The Democrat Majority in the House of Representatives is almost not a majority at all.
Representative elect Julia Letlow was sworn in on Thursday morning, taking the seat originally won by her husband who tragically died of complications from coronavirus in September before he could be sworn in. Julia as you may remember one a special election in March.
This will give Republicans 212 seats in the House to the Democrats 218. While this is a Democrat majority by six seats, because tie votes fail in the House, it reduces the Democrat majority to two votes (as losing three votes on a bill would lead to a 215-215 tie), and effectively blocks them from passing any of their most progressive legislation.
Some future special elections could give Democrats a slight boost, but only of a net one additional seat. As Fox News reports:
A special runoff election in Louisiana’s 2nd Congressional District will be held on April 24 – and the two candidates facing off in the solidly blue district are both Democrats. The race is to fill the seat of former Rep. Cedric Richmond, who stepped down to join President Biden’s administration as senior adviser and director of the Office of Public Liaison.
While May 1 will see a special election in Texas’ Republican-leaning 6th Congressional District to fill the seat of GOP Rep. Ronald Wright, who died of COVID-19 complications, there will be another special election on June 1 in New Mexico’s blue 1st Congressional District to fill the seat of former Democratic Rep. Debra Haaland, who was confirmed as interior secretary.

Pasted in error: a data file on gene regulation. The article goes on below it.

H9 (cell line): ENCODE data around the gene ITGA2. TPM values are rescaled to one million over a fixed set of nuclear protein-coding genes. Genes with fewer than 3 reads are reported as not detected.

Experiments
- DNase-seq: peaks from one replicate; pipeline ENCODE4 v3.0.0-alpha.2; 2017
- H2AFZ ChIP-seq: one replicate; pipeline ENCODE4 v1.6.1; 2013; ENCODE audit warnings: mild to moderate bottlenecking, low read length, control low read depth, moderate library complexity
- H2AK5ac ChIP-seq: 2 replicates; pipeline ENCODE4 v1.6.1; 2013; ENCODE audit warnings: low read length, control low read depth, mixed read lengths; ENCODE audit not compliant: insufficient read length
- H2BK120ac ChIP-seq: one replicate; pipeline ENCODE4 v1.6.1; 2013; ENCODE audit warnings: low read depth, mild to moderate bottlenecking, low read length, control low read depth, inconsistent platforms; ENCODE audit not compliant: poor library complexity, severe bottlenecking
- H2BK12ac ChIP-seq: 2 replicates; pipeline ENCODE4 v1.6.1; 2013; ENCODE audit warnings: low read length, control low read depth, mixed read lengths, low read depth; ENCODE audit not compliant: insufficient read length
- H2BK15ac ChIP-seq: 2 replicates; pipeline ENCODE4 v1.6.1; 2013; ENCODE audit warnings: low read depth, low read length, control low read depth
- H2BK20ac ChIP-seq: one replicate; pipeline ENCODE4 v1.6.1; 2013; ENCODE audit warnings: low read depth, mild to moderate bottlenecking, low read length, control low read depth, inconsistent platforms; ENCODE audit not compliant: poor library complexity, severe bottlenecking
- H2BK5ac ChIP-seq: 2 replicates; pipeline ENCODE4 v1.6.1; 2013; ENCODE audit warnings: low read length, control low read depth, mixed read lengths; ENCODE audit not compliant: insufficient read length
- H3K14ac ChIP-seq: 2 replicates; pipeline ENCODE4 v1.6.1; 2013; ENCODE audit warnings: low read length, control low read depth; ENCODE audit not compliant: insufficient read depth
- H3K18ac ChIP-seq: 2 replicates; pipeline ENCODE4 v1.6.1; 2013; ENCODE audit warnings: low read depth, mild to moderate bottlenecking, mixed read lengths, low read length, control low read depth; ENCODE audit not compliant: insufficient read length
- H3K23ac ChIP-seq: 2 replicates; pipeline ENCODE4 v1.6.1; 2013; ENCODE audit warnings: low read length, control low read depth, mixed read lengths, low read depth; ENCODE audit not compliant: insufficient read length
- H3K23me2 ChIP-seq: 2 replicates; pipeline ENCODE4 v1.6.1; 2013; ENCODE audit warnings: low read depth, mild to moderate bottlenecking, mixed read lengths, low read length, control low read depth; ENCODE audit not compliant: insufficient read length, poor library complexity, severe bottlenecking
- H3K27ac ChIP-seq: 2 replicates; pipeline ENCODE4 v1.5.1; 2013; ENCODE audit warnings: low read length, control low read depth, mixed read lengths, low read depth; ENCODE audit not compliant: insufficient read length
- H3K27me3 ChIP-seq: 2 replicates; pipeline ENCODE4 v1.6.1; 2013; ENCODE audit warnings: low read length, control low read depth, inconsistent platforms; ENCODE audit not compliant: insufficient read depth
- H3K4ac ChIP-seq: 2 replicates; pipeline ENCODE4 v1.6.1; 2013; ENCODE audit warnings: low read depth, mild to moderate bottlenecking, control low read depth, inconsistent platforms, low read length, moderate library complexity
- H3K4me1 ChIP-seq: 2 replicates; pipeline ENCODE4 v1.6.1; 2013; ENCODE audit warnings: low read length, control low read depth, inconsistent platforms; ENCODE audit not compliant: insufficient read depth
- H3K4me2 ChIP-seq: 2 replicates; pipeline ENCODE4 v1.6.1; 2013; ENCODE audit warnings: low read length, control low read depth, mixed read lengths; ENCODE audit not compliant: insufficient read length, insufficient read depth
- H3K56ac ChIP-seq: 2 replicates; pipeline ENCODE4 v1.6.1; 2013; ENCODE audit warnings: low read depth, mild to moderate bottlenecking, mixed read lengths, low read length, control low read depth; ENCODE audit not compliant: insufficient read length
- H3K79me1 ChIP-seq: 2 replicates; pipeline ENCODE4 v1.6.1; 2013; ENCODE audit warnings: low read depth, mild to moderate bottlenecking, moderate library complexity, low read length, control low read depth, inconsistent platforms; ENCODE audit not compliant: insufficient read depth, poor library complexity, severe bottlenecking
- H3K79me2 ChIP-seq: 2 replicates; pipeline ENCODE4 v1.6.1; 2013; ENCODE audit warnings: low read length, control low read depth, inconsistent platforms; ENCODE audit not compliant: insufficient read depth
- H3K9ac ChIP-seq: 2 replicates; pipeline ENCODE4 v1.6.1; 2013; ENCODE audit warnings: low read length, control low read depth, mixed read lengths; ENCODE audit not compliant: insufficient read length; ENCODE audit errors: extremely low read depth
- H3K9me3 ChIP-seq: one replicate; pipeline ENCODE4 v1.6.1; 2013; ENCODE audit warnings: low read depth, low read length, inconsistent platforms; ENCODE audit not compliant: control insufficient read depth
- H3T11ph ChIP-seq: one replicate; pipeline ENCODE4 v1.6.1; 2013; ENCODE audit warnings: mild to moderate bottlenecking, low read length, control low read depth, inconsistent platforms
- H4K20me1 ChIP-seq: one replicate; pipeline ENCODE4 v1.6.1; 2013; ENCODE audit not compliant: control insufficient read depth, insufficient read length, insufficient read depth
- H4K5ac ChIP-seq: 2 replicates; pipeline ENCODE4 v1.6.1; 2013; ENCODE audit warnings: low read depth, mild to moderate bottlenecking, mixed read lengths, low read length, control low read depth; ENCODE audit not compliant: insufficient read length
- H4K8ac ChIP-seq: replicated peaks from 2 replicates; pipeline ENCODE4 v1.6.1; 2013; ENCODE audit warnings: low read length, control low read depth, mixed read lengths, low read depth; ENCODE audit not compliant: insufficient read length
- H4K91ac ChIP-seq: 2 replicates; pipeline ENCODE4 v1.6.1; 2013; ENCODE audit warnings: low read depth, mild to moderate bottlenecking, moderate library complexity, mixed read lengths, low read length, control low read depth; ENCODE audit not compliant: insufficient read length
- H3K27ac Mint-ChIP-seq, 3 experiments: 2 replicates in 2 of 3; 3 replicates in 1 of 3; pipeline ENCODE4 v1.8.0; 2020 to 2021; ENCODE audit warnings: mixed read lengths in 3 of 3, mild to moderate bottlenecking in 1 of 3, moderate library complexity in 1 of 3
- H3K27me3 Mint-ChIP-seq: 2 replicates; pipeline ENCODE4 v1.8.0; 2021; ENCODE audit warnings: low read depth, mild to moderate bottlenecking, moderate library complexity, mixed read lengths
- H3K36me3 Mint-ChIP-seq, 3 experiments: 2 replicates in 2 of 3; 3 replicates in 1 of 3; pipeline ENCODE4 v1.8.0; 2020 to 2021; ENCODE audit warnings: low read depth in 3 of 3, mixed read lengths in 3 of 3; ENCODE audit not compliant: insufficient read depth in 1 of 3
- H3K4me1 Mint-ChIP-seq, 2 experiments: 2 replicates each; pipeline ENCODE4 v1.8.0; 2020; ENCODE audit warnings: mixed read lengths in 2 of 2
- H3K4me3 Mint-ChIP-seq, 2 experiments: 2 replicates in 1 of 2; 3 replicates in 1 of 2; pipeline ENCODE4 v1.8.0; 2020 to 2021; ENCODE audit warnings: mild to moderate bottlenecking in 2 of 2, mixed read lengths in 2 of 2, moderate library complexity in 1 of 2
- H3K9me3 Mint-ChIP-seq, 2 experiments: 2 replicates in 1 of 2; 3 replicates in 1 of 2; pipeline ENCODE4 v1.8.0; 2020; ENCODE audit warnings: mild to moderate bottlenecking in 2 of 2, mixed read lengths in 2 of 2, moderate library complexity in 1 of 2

Another special election in a deep blue district — Ohio’s 11th — won’t be held until Nov. 2 to replace former Democratic Rep. Marcia Fudge, who was confirmed as Housing and Urban Development secretary.
The House Democrats plan on targeting 22 districts in next year’s midterms, while the House GOP is targeting 47 districts that they feel are vulnerable.
When you head over to our friends at ElectionBettingOdds.com they are giving the GOP a 60% chance now of retaking the House in 2022. Odds are still however up in the air for who will control the United States Senate.
Thanks to our friends at Bongino.com for contributing to this article.